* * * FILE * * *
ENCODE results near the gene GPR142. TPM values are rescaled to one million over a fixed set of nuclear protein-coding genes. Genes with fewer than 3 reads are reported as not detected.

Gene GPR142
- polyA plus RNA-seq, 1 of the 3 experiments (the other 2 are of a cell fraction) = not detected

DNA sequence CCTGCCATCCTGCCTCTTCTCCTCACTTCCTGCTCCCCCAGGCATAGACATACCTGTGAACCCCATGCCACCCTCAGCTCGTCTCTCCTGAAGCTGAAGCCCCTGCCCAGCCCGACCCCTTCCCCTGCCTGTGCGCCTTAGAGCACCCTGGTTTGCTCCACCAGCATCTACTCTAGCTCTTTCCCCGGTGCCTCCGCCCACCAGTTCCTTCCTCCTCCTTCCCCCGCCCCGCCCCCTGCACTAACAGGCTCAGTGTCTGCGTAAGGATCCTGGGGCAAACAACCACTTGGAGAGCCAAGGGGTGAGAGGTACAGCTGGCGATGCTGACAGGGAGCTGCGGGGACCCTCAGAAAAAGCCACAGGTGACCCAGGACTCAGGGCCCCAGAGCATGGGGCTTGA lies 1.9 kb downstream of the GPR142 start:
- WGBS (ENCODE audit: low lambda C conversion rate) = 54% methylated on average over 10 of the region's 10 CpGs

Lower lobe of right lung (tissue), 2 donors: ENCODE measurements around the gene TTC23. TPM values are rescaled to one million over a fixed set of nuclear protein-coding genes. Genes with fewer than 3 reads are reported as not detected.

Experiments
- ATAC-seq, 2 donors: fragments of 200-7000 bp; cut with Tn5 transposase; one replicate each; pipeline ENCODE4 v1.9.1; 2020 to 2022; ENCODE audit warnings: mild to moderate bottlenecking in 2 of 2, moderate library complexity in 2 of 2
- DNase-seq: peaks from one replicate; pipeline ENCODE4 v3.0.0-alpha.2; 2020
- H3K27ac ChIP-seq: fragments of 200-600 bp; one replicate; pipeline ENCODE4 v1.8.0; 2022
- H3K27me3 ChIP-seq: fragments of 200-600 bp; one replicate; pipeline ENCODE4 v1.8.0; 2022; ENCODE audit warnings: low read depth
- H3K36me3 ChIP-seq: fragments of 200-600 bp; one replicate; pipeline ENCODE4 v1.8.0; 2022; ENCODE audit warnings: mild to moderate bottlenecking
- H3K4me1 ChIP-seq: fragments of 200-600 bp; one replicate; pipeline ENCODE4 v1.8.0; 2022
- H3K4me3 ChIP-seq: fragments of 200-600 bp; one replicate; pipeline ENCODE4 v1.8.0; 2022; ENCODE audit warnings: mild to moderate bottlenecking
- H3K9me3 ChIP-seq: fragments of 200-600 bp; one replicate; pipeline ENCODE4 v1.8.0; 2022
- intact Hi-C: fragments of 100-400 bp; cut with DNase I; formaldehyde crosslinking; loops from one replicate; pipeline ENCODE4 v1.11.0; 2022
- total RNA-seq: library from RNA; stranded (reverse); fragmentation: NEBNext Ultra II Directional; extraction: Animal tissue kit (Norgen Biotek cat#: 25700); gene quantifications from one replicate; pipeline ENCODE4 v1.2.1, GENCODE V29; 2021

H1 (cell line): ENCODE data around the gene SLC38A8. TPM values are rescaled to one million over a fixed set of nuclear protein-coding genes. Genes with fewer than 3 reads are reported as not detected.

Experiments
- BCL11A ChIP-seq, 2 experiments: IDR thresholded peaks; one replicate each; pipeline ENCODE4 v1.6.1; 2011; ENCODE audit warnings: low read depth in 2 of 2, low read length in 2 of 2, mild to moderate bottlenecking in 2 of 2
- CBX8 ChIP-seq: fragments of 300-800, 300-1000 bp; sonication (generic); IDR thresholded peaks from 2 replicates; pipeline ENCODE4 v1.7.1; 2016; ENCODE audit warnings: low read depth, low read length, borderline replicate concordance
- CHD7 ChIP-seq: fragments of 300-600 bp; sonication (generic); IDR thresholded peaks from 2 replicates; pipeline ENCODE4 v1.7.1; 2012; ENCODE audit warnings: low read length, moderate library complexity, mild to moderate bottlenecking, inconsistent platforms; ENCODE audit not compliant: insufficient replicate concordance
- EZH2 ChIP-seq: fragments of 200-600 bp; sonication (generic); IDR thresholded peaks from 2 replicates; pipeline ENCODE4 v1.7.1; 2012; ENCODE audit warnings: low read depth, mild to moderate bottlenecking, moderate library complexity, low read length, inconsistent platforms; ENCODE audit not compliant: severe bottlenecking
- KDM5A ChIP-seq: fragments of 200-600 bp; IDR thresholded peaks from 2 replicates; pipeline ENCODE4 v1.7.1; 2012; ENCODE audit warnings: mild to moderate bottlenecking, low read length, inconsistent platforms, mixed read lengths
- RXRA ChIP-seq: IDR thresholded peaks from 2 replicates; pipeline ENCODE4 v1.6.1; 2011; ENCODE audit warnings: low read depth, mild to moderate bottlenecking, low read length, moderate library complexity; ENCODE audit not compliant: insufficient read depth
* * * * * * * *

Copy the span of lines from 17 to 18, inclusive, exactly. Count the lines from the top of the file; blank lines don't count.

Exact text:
- total RNA-seq: library from RNA; stranded (reverse); fragmentation: NEBNext Ultra II Directional; extraction: Animal tissue kit (Norgen Biotek cat#: 25700); gene quantifications from one replicate; pipeline ENCODE4 v1.2.1, GENCODE V29; 2021

H1 (cell line): ENCODE data around the gene SLC38A8. TPM values are rescaled to one million over a fixed set of nuclear protein-coding genes. Genes with fewer than 3 reads are reported as not detected.